What is happening to adult participation? There was a target of 2 million more people being physically active as a result of the Games—which was mentioned

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by my noble friend Lady Billingham—and, overall, 1 million more people being active through sport. Money was given to Sport England to get “whole sports plans” for national sporting bodies to drive up participation. I agree with the report’s view that these plans need to be made transparent and that we should discuss and debate them because they are important, but the money has been cut and the number of those who are active in sport has gone down, which is not a good thing.

What is the government response to that? Is there any hope that they might look again at how the sports bodies deliver those funds and make sure not only that those adults who are interested participate in sport at the appropriate level but that far more people generally get active in sport?

I have suggested that one of the key elements of that must be to try to work together across the parties. It is important that we get across some of the ideas that might put some flesh on that. It was an important part of the success of the Games that we were able to work together across the political parties. It does not often happen in British politics, although the Leveson episode is another that we could pray in aid in this. Is it not about time that we thought about that in relation to the legacy? We have had a success. Team GB has been fantastic. The television coverage brought that out to the widest possible audience that we could get, and they loved it. So could the real legacy be that we should make the future of sport above party politics? Why do the Government not expand the current, rather secretive Cabinet committee and make it cross-party, and invite all the organisations responsible for making sport happen in our country to come together and see whether we can get some real, concrete action?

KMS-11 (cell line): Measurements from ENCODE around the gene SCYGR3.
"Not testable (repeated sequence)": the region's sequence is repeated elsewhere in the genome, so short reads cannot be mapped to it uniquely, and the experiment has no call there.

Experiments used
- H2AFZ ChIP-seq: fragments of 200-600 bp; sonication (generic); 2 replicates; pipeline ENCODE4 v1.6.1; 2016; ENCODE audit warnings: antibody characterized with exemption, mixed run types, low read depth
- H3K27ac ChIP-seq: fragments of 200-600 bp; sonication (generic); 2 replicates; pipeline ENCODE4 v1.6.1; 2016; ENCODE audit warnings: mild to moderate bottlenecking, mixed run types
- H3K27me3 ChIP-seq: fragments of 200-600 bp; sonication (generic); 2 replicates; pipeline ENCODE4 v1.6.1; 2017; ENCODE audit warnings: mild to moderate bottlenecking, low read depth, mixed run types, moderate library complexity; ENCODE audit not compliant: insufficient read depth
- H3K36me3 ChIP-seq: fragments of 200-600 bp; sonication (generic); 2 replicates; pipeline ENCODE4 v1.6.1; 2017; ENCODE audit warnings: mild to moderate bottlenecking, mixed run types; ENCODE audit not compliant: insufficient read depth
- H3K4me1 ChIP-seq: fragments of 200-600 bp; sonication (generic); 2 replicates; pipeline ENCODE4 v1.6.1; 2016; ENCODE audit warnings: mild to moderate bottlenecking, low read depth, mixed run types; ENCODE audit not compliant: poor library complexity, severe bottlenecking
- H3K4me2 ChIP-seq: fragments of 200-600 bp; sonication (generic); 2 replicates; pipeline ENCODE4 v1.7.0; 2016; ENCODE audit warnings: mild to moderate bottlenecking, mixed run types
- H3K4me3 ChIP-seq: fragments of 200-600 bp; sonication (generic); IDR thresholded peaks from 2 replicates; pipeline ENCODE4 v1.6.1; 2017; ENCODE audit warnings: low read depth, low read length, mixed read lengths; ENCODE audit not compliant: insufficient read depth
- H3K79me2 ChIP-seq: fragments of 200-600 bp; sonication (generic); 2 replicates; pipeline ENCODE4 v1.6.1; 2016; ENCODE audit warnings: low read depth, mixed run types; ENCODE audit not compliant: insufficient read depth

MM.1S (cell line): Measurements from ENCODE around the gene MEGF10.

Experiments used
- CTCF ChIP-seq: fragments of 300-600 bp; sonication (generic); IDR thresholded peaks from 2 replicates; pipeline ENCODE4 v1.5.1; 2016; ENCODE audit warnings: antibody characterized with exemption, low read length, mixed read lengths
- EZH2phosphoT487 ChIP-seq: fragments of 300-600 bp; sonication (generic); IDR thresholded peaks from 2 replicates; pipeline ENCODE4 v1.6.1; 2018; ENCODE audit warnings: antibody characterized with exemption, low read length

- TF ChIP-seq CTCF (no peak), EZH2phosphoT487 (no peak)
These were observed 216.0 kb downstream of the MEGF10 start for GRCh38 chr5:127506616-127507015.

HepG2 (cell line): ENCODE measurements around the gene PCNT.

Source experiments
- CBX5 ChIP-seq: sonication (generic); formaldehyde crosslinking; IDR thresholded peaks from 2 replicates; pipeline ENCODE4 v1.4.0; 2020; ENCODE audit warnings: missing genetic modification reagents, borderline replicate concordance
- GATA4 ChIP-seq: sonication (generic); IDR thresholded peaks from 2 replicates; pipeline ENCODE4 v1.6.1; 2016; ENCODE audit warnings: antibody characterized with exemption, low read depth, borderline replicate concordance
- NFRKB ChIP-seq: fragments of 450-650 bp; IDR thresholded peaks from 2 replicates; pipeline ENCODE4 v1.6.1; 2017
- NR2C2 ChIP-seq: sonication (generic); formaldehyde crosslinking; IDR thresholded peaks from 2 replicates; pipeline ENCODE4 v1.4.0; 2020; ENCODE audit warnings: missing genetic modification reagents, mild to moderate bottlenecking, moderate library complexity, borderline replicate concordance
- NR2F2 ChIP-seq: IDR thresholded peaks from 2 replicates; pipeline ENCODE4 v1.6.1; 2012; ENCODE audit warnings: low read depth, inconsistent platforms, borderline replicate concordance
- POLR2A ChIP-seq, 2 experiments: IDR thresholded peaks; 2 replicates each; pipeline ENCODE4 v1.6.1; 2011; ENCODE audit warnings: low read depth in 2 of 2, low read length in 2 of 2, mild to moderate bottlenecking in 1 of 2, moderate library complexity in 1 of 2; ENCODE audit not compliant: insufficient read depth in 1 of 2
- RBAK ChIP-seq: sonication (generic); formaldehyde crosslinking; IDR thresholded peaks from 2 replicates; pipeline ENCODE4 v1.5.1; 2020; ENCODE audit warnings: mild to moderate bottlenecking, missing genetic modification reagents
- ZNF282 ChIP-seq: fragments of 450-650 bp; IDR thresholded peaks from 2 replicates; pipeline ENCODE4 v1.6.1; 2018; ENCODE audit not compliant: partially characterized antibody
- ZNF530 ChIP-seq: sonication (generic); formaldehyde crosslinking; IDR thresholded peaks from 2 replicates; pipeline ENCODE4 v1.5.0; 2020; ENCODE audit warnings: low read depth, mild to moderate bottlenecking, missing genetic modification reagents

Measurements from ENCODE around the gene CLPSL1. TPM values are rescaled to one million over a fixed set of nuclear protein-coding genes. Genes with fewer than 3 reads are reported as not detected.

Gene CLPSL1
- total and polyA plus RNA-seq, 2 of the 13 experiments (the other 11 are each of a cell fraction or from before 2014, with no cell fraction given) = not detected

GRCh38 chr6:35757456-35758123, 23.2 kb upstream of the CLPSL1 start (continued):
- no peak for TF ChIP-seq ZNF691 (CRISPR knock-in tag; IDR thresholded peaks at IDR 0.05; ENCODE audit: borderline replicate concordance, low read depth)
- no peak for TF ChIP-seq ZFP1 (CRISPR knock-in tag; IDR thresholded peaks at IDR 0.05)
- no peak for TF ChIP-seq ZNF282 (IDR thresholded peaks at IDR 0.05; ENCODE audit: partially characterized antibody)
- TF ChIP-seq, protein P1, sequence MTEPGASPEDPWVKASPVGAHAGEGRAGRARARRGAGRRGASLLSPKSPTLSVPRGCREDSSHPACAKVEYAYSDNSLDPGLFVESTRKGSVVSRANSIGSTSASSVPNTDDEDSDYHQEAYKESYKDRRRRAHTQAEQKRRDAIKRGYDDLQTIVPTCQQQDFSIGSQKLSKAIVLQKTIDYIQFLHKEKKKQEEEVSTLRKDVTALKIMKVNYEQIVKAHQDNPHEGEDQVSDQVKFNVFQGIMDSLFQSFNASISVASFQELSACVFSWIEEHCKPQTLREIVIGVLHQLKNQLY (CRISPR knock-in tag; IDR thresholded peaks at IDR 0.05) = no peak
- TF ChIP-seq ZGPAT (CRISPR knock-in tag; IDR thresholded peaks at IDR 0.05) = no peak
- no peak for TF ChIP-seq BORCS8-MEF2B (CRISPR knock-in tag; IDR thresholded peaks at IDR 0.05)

Let us reverse the downward trend in public funding for sport and physical activity. Working cross-government and cross-party on that, that might be achievable. Any investment that raises participation in sport has to be a good thing and there would be savings. One could perhaps have as a national indicator that the amount of money that goes into sport should be a reflection of the savings that would come later in the life cycle in terms of what the NHS would have to bear if there was disease related to lack of activity.

What about the structures that we have talked about tonight? We should try to come up with something that genuinely serves the elite but also improves participation. It would need a lot of work and effort, and there are lots of ways in which it would be difficult to do because of the way in which sports are organised in the country and strength of the clubs. However, working together and working across party, maybe that is possible.